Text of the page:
Saturday, January 21, 2017


(c) 2017 Frontiers Records

  1. Sign Of The Times
  2. She Moves Me
  3. Crazy
  4. Love Don't Live Here
  5. My Addiction
  6. Anything For You
  7. He Saw It Coming
  8. Don't Let Me Go
  9. Spy Vs. Spy
  10. Blame It On The Night
  11. Godspeed
Jack Russell--Lead and Backing Vocals, Percussion
Robby Lochner--Lead and Rhythm Guitars, Backing Vocals, Piano, Percussion
Tony Montana--Guitar
Dan McNay--Bass, Backing Vocals
Dicki Fliszar--Drums, Backing Vocals, Percussion

Additional Musicians:
Luis Maldonado--Keyboards on "Love Don't Live Here"

I have promised myself that I am not going to allow this review to become a rehashing of the Great White breakup, the Station Nightclub Fire, or which version of the band is the "legitimate" one (my opinion is rather well-documented, anyway).  Nope, this review is going to focus solely on He Saw It Coming, the new release from Jack Russell's Great White.

One of the first things people are likely to notice and ask about (other than the... ahem...interesting cover art) is the fact that "Hard Habit", the digital single the band released in 2014 is not on the album.  I was curious about this, as well, so I asked long-time guitar player, Robby Lochner what the deal was.  He stated that the song not being included as an album track was simply "because it came out so long before" He Saw It Comin', but he then went on to explain "it will be on it as a bonus track", referring to physical copies of the record, although it is not clear if this is only on import versions at this time.  (My review copy was digital, so that would explain why it is absent.  For a review of the song, go here)

So what about what IS on the record?  Well, as I have been telling people on Facebook, Twitter, and in my social circle, if you are expecting ...Twice Shy II, you are going to be pretty surprised by how far off the mark your expectations are.  This is NOT a rehashing of old Great White material.  There are no re-writes of past glories or near-misses here.  This is Jack Russell's Great White, and perhaps more than at any time since the separation of the band has it been made evident that Jack Russell has a different vision for where the band should go and how it should sound.  Lochner told me, "The idea is an album experience, take people on a journey".  To that end, I would say that  Jack Russell's Great White has succeeded.

Now, before you get all concerned that we're talking about a country record or some sort of auto-tuned synth pop album, have heart, as there is still plenty here to please long-time Great White fans.  There are songs here that operate very much in the same stylistic range as the band was working in on later releases like Can't Get There From Here, Back To The Rhythm, and Rising.  "Sign Of The Times", "Love Don't Live Here", and "My Addiction" will more than satisfy the cravings of the die-hard, old-school Great White fan, as will "Hard Habit", however it is incorporated into the record.  The songs mentioned here have the majority of the moving parts one would expect from classic Great White.  "Sign Of The Times" is a cool rocker that actually sounds like it could have come from the highly underrated album, Let It Rock.  The song finds Jack lamenting the way people bury their faces in their phone screens and modern technology and don't actually connect with each other any longer, all set over a thumping backdrop of solid drums, nice, heavy bass work, and hard-edged guitar work.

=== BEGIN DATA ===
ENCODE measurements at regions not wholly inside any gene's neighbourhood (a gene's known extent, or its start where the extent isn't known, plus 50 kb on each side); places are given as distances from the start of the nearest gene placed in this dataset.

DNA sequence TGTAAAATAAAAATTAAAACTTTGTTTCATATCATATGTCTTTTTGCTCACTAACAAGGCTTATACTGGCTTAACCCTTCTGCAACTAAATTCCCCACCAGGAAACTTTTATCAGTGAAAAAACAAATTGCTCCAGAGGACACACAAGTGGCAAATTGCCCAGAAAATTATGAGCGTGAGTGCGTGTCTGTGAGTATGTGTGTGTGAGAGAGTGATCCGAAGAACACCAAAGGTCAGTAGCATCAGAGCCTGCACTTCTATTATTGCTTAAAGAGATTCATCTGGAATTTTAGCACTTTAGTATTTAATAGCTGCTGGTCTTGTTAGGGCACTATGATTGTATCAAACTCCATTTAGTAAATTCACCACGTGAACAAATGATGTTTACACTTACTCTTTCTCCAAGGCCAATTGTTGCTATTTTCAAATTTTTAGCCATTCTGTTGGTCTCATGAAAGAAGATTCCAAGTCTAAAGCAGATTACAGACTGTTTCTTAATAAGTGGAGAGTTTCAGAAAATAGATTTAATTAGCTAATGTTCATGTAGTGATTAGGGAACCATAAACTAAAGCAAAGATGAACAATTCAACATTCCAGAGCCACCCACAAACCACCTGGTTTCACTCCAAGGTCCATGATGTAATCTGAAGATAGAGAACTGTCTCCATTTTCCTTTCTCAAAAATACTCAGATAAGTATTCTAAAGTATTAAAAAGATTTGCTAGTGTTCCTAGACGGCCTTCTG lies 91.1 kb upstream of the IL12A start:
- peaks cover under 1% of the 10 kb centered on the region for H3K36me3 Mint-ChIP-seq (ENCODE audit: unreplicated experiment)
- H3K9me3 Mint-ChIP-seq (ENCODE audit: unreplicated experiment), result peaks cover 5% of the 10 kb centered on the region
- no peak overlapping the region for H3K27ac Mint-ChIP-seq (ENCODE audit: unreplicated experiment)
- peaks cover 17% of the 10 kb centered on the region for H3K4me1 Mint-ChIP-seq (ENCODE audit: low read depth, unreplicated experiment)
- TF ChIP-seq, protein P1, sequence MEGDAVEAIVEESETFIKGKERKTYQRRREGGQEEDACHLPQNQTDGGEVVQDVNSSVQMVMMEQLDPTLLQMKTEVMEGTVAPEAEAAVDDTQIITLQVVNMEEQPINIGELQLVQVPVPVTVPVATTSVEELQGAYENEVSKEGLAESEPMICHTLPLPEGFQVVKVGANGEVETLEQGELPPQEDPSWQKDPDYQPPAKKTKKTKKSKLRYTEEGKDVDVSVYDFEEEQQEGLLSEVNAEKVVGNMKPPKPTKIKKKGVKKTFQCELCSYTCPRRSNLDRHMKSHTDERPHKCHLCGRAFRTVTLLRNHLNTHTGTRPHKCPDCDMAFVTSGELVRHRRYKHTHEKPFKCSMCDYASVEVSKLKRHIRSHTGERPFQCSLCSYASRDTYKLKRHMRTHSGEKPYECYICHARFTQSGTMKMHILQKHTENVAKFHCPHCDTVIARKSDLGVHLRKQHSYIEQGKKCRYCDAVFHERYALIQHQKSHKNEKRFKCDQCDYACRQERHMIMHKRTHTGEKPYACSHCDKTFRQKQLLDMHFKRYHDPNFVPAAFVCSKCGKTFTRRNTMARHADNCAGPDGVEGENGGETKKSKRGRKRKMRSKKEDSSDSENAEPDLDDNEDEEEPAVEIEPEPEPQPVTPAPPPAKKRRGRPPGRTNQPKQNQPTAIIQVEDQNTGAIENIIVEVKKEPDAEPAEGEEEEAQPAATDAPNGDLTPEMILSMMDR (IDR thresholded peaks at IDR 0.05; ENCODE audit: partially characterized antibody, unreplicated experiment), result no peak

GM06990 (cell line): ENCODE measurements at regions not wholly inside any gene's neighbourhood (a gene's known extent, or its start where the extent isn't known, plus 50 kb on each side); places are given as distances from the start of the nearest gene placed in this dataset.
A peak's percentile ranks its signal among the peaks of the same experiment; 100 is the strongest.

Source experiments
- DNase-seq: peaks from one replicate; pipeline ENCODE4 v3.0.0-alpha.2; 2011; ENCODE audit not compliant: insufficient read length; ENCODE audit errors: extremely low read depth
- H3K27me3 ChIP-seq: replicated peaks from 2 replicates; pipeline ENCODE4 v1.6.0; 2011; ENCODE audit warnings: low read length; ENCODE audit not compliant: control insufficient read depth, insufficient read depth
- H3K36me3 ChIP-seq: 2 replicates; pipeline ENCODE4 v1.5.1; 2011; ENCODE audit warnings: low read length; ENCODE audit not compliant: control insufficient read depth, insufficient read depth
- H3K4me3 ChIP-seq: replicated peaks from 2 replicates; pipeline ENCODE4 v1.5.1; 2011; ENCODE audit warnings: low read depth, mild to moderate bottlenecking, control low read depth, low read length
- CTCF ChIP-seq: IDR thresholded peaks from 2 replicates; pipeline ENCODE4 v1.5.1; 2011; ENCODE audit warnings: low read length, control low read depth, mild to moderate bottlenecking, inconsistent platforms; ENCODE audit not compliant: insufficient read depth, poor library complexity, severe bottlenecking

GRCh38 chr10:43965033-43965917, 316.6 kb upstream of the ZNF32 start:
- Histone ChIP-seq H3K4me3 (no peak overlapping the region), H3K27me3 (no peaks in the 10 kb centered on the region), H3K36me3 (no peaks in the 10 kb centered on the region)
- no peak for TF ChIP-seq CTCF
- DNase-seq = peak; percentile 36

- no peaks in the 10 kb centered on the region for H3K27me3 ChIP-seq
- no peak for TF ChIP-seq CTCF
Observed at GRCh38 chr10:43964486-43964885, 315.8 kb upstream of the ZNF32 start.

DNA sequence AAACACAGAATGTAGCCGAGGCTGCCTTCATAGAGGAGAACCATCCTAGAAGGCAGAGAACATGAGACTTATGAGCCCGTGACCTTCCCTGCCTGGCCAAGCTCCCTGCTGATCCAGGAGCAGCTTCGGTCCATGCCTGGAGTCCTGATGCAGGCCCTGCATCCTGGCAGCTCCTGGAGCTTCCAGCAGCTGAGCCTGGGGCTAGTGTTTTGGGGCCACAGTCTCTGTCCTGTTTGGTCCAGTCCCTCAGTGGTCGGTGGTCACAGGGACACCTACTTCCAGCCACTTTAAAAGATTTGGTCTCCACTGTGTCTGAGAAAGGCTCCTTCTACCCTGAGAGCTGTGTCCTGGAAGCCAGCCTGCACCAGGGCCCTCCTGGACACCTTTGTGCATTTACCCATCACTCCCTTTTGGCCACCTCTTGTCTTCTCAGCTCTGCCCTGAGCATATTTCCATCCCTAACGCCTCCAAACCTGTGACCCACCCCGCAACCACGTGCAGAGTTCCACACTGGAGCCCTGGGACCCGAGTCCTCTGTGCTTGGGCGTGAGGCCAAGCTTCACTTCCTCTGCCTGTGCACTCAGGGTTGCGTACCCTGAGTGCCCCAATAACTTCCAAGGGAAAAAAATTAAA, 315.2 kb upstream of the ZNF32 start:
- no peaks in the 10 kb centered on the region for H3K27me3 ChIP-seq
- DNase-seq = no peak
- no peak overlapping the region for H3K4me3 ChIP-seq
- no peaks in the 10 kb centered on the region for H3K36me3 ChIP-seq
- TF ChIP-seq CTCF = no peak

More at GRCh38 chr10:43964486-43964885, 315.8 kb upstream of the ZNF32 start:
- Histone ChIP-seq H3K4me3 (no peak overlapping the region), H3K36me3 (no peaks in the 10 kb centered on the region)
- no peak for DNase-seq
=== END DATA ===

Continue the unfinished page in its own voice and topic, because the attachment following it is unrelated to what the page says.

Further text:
"Love Don't Live Here" is a track that long time fans are going to grab hold of instantly, as the bluesy, smooth, soulful vocals that Jack has come to be known for throughout the past 30 years are really given a chance to shine.  Not really a ballad, but definitely a slower number that fits so well into the string of broken-hearted songs the band generated throughout their storied career.

"My Addiction" turns the energy back up, as this straight-up autobiographical song from Russell, is  delivered with Jack's sassier, snarlier vocal side taking the lead, and Lochner supplying a tasty up-and-down the frets run on the solo of this rocker.  Also likely to tickle the fancy of long-time fans is "She's Crazy" , a funky rocker with some definite swagger to the rhythms and some of the catchiest harmony vocals to ever grace a Great White album.  Think something along the lines of the types of harmonies often employed by a band like Extreme and you have an idea of what I am talking about here.  

There are also songs that, while still classic rocking in approach, don't fit the "classic Great White" particularly.  There's the extremely catchy...and equally quirky...title track, which takes on a decidedly Alice Cooper meets Queen vibe following a rather odd intro.  This track also has one of the coolest lyrics, with Jack opining, "America loves idols, they build them up to watch them fall..." on this track about not giving up on your dreams. "Blame It On The Night" is another rocker that Mr. Cooper would likely lend his vocals to, had he penned it.  In fact, Russell actually does a rather good Cooper impersonation here, especially when he uses the lower end of his vocal register here, really bolstering verse theatrics when he snarls out "Under the covers...hiding from the monster...", for example, on this song about child abuse.  Easily one of my favorite tracks on the record musically (its a pretty tough lyrical subject...), "Blame It On The Night" also has some nifty guitar work from Robby Lochner, once again, which for anyone who has seen the band live, should come as no surprise, as he is a truly gifted musician.